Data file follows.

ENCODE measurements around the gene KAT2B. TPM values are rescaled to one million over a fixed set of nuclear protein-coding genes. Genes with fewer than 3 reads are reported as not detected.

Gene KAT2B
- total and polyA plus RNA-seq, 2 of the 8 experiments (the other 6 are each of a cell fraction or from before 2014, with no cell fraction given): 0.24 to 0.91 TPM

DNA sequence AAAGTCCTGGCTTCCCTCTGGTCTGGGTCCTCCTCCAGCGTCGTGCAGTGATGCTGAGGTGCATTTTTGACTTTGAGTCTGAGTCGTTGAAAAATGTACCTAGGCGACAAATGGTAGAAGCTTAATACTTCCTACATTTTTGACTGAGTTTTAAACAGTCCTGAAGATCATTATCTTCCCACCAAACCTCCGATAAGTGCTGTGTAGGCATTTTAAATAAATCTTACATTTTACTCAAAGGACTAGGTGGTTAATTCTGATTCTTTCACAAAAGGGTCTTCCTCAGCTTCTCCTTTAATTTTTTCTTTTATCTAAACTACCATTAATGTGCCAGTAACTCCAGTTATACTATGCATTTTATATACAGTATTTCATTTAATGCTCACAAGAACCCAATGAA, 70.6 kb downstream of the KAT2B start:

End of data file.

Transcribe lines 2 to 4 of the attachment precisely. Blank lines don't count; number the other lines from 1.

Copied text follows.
Gene KAT2B
- total and polyA plus RNA-seq, 2 of the 8 experiments (the other 6 are each of a cell fraction or from before 2014, with no cell fraction given): 0.24 to 0.91 TPM

DNA sequence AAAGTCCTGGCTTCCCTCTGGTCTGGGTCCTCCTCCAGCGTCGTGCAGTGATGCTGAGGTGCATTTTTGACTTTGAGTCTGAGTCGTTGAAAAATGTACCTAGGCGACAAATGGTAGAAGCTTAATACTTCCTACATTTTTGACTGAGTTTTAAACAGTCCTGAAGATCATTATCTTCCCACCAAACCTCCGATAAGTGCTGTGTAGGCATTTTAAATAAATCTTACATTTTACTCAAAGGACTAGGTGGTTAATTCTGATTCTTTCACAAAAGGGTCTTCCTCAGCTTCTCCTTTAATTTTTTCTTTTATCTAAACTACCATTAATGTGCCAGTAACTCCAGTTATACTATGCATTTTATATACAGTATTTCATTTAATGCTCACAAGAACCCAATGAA, 70.6 kb downstream of the KAT2B start: